We went, we saw, we made it back almost partially unscathed.
Personal photos, courtesy of Mrs 6k’s K850i are on the way, but in the meantime, here are some others to keep you going.
Val de Vie is very nice. Posh. And the concert crowd (and the concert, actually) seemed a bit out of place. The stage was the usual Big Concerts stage, the big screens with the one rogue pixel, the rectangular stage and the pretty impressive array of lighting. The field was well kept, nice short grass, flat – limited chances of twisted ankles etc. I thought the free* bar was well run (went several times, queued a bit), the loos were plentiful (went twice – no queuing!!).
I was rather impressed.
The Parking/Traffic Issue
This morning, I note that there’s a huge storm about the traffic and the parking at the concert. If I see the words “epic fail” one more time, it will just be… well… an “epic fail”. On the way in, we met traffic just before the N1 junction and then we queued all the way into the estate. We had (as everyone had) received two emails from Big Concerts last week, both stating (amongst other things):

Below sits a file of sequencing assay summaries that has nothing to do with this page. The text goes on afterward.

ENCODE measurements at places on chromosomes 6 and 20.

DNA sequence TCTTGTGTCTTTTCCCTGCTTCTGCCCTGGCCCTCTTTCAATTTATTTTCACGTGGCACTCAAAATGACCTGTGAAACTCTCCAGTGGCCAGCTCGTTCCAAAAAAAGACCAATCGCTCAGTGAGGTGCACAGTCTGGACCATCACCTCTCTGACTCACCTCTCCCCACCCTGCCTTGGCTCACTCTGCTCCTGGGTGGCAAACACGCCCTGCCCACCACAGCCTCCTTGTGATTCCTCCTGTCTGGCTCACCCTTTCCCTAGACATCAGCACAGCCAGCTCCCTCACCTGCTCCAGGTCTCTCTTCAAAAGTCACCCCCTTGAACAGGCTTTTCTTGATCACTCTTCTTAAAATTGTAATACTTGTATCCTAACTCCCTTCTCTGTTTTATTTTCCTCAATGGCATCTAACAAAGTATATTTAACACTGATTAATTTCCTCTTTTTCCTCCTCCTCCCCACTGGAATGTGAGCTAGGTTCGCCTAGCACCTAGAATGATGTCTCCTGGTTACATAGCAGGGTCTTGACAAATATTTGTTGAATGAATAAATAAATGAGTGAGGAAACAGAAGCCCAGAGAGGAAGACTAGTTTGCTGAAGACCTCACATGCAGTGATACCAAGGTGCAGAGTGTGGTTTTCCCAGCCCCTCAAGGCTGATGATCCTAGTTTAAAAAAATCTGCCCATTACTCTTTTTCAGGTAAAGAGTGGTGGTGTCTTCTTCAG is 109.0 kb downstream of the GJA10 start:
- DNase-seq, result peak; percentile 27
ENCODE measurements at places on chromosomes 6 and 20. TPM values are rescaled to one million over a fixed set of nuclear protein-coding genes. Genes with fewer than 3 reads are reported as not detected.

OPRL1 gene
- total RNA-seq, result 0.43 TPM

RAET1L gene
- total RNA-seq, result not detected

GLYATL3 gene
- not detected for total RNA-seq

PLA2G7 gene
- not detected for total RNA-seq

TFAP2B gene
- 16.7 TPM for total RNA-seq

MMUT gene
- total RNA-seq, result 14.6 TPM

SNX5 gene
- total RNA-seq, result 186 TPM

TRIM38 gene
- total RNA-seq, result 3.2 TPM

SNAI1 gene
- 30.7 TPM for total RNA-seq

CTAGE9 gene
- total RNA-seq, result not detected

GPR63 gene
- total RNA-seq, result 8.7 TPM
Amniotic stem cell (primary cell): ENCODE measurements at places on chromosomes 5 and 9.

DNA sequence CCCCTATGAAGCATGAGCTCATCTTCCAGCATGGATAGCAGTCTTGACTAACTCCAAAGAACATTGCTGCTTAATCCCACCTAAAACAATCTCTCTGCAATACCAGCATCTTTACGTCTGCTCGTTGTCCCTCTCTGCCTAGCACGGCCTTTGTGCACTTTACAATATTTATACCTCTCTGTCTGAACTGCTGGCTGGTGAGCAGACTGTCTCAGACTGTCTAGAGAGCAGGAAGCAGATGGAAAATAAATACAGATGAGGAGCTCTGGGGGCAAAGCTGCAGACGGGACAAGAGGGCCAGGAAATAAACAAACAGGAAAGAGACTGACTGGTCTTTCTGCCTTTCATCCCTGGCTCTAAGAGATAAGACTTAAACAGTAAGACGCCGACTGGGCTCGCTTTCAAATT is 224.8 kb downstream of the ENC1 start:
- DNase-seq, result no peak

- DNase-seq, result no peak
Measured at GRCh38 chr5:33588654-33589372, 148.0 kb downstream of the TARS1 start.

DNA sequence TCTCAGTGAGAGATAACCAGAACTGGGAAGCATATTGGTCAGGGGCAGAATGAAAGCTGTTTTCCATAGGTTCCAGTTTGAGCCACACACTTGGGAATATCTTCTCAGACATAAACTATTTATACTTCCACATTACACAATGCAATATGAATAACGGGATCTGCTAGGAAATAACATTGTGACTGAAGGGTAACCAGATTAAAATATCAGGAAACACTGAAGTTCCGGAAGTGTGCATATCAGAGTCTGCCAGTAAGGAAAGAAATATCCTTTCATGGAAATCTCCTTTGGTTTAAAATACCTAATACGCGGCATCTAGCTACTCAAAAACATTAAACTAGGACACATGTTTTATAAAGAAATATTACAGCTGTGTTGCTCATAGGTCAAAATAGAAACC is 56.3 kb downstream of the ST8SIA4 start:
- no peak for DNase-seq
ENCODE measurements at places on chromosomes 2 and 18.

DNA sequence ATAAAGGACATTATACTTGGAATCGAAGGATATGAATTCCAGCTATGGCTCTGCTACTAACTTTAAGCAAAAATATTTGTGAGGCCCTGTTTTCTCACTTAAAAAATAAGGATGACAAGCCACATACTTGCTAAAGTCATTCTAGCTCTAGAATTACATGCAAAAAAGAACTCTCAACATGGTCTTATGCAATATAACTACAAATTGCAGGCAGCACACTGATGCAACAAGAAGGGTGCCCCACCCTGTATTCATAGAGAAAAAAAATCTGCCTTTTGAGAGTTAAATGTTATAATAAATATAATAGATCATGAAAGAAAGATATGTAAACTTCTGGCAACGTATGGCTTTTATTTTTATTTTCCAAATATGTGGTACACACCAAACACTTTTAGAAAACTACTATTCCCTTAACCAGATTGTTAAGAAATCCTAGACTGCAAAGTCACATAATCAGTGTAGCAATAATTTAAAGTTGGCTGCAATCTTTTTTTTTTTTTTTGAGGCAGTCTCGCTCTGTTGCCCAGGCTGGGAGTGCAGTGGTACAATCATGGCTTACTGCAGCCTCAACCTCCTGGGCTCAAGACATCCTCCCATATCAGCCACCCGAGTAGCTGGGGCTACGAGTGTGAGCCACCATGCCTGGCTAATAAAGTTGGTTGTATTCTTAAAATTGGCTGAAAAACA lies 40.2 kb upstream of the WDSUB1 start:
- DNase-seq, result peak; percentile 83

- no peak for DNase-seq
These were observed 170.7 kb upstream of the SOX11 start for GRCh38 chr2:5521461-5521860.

Fans are advised to arrive at the venue as early as possible in order to prevent pressure on the roads approaching the estate. Gates are scheduled to open at 16:00.
We would have been there at 16:00 on the dot. Who thinks that if they aim to turn up at the venue at 17:00 or later then they’re going to sail straight in? Seriaas? As it was, we got in and parked up just after half past four. Fine by me.
On the way out, it was hugely congested – much like other gigs and sporting events I have been to in the UK and SA. Back to that email again:
The show will be over by 22:30 and we expect traffic volumes to have eased by midnight.
Which was pretty much exactly right as well. Actually, the show finished at 22:15 and I left the venue by quarter past midnight. But I’m not going to quibble over a couple of quarter hours.
I refuse to blame Big Concerts (the promoter) for the “epic fail” parking and traffic. I never saw it. It was busy – hugely busy, sure. Were people not expecting that, despite the emails and the information? Even if Big Concerts had opened the gates an hour earlier, people would still have left it until the last minute to try and get in and then ignored the well-publicised warnings about the traffic after the concert.